To be fair, Marvellous Toy was practically the first song he wrote - and is ace if you're a child.I'm assuming that today's link is to The Bravest, so I'm not going to follow it because sobbing at my desk in front of my colleagues would be undignified.
Zero relevance to Tom Paxton, but I can't work out how else to contact you and say: I'd be utterly delighted if you wrote about Unapologetic, whether it maddens you or not. In fact you're high on the list of people I've urged Faber to stick a copy in the hands of, *Where Dawkins Went Wrong* having been a definite influence on the writing of U, and sourcebook for Good Rhetorical Moves.
No Stan Rogers? No Stephen Foster? Dibdin? McColl? Fie upon you, sir.
@Francis Thank you very much for the comments. Flattered to know you enjoyed my Dawkins book. I don't know if you read this blog regularly, but if so you'll know I'm a big admirer of your "Child That Books Built". (One of the most perceptive things I've read about Narnia.) I'm certainly intending to read Unapologetic; I found the essay in the Guardian the other week very intriguing. (It was interesting how many of the comments below the line just didn't get it.)You (or anyone else) should be able to contact me at email@example.com if you need to.
@JacobBut apart from Stan Rogers, Stephen Foster, Dibdin and McColl what have the Romans ever done for us.Foster I probably wouldn't call a folkie (more music hall and parlour music) much as I like his Bobness version of Hard Times. But Stan Rogers is a shocking omission after we've established that Mary Ellen Carter is the Best Song Ever Written About Anything. I will go and add it to the play list forthwith. Er...what did Dibdin write?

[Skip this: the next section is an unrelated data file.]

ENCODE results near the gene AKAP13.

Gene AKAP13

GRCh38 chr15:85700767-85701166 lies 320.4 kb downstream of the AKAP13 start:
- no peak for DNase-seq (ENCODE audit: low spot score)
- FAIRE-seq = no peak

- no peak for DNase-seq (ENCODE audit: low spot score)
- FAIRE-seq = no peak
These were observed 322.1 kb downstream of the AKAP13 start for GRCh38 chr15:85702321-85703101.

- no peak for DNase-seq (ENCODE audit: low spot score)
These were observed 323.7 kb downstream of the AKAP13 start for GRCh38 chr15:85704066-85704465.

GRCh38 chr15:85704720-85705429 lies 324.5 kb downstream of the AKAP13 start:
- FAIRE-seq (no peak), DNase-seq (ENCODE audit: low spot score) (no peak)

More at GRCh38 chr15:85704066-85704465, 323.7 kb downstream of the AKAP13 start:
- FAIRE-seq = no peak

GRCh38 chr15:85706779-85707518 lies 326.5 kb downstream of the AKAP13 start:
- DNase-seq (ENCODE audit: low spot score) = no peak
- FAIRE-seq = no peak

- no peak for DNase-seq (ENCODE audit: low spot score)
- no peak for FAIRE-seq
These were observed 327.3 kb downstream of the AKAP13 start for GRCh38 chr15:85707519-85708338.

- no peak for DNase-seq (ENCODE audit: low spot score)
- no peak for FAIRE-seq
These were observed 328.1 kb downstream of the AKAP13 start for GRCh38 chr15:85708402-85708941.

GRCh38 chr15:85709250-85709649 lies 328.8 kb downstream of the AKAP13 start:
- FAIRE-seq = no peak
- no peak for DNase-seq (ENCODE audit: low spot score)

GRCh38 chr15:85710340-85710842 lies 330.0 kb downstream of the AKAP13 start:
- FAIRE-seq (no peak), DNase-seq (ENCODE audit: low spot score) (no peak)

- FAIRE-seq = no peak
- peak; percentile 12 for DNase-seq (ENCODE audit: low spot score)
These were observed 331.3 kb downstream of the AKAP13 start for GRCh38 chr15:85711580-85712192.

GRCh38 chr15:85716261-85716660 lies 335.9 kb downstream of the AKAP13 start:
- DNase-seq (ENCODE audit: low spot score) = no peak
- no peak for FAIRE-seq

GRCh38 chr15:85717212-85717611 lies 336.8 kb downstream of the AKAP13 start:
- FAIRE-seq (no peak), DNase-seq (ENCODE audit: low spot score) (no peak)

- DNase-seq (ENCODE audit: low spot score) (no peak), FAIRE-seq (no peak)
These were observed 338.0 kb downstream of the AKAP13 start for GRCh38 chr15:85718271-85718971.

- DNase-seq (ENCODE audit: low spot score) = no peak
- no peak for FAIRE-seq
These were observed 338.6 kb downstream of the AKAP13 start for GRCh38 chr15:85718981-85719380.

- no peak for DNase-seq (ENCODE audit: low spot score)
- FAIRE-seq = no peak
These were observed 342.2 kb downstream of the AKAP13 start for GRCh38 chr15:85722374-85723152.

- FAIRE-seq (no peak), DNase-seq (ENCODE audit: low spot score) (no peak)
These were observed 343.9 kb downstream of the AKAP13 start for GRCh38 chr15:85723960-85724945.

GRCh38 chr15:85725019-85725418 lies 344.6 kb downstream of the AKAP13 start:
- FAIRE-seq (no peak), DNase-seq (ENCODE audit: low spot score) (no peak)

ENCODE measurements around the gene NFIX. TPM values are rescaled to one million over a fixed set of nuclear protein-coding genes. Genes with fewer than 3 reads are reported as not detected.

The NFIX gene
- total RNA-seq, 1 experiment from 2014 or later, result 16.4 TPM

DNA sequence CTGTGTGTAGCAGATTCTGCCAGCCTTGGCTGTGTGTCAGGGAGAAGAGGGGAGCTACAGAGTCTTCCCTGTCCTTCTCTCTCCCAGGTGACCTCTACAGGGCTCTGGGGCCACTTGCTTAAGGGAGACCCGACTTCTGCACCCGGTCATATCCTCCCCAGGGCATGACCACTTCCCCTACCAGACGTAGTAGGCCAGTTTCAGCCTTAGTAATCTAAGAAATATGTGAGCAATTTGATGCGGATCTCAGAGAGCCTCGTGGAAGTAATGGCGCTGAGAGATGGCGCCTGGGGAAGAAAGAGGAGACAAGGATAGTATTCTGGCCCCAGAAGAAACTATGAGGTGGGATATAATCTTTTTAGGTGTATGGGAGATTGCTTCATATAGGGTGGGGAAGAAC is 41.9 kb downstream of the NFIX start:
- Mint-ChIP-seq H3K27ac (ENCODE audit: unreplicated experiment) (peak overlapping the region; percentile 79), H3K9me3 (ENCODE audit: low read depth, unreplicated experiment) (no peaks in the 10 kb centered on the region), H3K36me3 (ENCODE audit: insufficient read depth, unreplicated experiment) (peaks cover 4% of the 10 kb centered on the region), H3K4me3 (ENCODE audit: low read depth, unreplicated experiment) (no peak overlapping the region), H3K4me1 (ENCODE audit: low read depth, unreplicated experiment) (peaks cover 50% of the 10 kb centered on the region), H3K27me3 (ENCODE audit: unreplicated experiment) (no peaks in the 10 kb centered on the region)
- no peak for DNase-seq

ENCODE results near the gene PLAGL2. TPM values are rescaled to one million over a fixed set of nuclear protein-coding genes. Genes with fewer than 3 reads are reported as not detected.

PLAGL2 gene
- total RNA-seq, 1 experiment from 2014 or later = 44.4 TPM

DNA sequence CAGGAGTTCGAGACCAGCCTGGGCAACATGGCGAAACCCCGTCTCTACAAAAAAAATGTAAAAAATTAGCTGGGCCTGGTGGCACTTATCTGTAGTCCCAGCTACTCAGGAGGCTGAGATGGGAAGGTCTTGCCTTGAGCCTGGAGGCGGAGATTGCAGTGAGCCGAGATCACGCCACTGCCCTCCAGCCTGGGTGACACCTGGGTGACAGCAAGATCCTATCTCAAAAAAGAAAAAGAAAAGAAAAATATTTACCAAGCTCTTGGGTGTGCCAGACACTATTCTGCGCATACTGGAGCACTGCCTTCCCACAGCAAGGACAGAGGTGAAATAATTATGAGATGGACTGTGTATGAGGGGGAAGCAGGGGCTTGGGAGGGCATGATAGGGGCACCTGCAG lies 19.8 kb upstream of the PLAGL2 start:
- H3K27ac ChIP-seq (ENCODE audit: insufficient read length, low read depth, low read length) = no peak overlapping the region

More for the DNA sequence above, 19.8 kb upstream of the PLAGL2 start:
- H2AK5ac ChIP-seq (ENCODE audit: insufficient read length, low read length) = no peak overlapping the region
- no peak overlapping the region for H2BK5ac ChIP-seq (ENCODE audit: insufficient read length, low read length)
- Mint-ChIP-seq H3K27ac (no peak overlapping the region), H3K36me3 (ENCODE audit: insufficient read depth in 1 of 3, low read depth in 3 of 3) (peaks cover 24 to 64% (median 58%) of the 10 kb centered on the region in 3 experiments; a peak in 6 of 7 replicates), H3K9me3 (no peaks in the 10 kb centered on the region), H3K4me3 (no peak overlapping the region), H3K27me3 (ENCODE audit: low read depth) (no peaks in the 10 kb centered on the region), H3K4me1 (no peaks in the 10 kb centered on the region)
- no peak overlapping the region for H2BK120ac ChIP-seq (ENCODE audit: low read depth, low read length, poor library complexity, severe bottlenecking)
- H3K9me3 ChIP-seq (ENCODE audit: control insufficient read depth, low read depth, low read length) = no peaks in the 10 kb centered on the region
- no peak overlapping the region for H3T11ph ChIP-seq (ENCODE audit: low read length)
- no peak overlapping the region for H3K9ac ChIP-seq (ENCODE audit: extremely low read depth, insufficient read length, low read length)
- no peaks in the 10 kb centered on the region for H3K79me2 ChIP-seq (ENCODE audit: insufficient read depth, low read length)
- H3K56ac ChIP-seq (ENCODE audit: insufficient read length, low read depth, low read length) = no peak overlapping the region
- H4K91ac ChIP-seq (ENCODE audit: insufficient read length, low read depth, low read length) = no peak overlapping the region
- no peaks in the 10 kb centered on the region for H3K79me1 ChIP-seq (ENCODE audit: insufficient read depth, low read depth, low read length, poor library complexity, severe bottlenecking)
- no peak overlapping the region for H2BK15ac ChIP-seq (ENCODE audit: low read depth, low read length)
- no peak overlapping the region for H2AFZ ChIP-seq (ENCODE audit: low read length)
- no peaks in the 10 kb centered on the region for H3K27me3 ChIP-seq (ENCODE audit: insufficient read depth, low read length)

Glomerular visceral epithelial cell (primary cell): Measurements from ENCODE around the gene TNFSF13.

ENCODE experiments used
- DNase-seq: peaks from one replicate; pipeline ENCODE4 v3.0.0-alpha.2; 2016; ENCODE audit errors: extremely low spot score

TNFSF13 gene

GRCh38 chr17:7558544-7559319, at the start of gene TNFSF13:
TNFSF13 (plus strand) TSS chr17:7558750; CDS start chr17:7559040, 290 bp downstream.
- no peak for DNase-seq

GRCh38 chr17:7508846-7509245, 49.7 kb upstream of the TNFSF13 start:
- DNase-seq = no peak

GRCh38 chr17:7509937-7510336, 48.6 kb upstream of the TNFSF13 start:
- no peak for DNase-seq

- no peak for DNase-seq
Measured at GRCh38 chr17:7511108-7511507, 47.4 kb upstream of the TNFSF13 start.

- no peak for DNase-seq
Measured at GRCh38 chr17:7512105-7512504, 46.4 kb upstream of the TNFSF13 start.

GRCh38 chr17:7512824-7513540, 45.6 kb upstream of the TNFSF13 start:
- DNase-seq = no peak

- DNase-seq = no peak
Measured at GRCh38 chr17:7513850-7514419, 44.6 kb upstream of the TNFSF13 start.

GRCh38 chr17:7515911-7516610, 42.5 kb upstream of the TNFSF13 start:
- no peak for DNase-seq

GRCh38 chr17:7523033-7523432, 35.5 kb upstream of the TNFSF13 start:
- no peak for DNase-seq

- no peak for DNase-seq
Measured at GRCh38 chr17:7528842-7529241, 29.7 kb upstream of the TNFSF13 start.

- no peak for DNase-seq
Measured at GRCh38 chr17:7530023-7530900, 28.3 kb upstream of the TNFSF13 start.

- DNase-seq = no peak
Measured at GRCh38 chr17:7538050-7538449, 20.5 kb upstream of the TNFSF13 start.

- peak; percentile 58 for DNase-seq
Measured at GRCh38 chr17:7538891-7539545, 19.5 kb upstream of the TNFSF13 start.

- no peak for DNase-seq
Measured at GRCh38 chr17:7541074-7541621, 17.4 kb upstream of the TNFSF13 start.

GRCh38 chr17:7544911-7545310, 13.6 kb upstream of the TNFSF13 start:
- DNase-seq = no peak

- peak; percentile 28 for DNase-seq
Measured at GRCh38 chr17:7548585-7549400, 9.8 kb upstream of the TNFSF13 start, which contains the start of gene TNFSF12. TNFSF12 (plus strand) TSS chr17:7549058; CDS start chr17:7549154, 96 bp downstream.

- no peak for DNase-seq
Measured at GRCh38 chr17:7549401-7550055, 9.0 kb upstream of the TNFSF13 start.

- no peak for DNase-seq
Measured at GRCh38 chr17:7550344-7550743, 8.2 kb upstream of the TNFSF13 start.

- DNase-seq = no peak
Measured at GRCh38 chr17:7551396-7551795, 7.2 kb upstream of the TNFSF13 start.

@SharonYeah. I've made Marvellous Toy a bit of a Hobby Horse. I heard him live for the first time a year or three back, and I really didn't respond to the Whimsy (the Rabbit is survivable but My Kathy Little Lady should be consigned to oblivion.) But when he gets onto the straight protest and folk songs he's great. I take the point that he's much more the carried of Woody Guthrie's torch than Dylan was. And anyone who sings an internet parody of his most famous song has got to be a nice guy.
I meant "firstname.lastname@example.org, obviously.
Dibdin wrote a bunch of arguably-folk songs - Tom Bowling, Jolly Young Waterman, Lass that Loves a Sailor, and "Then Farewell My Tridonotuse-Built Wherry" (no, I don't know either...)